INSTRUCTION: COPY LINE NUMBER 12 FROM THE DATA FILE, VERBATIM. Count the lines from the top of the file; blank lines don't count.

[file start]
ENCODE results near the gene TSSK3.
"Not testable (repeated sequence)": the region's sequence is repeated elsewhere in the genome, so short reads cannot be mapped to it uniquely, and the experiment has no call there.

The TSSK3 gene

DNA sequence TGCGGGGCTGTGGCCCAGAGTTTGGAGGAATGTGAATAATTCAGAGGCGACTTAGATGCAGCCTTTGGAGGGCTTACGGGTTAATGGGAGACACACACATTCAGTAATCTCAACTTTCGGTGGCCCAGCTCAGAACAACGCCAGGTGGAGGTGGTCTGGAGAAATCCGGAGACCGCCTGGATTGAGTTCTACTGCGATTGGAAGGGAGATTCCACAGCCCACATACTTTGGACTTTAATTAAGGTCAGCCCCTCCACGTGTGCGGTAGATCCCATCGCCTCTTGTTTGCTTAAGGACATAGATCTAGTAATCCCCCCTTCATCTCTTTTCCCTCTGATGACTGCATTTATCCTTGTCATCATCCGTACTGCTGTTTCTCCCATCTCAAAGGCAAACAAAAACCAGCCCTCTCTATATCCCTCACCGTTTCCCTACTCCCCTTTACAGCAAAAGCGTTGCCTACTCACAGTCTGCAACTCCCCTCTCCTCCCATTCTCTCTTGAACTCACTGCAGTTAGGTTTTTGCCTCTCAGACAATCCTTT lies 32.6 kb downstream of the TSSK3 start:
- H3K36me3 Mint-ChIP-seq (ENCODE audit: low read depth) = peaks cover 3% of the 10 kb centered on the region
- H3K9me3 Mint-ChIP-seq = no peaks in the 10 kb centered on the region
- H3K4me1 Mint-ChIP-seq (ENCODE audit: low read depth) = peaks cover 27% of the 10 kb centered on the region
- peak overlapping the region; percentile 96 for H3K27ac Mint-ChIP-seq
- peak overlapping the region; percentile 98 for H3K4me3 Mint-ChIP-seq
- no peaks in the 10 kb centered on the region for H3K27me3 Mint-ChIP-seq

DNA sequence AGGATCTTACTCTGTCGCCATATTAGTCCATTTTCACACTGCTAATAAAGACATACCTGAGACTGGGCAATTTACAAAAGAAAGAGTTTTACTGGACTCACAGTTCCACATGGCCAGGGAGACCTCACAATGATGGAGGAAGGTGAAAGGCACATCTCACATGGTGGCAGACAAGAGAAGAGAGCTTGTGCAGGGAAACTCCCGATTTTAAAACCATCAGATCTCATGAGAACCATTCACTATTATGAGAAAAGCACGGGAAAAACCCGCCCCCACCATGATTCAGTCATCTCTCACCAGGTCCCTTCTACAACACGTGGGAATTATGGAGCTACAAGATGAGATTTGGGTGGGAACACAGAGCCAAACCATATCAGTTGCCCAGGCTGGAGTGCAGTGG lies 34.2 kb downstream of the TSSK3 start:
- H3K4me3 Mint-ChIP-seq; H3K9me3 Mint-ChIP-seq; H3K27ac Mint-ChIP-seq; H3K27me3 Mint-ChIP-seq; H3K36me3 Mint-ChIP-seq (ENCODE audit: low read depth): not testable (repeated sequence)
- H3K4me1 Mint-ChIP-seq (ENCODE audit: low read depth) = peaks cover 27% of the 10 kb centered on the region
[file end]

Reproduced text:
- H3K4me3 Mint-ChIP-seq; H3K9me3 Mint-ChIP-seq; H3K27ac Mint-ChIP-seq; H3K27me3 Mint-ChIP-seq; H3K36me3 Mint-ChIP-seq (ENCODE audit: low read depth): not testable (repeated sequence)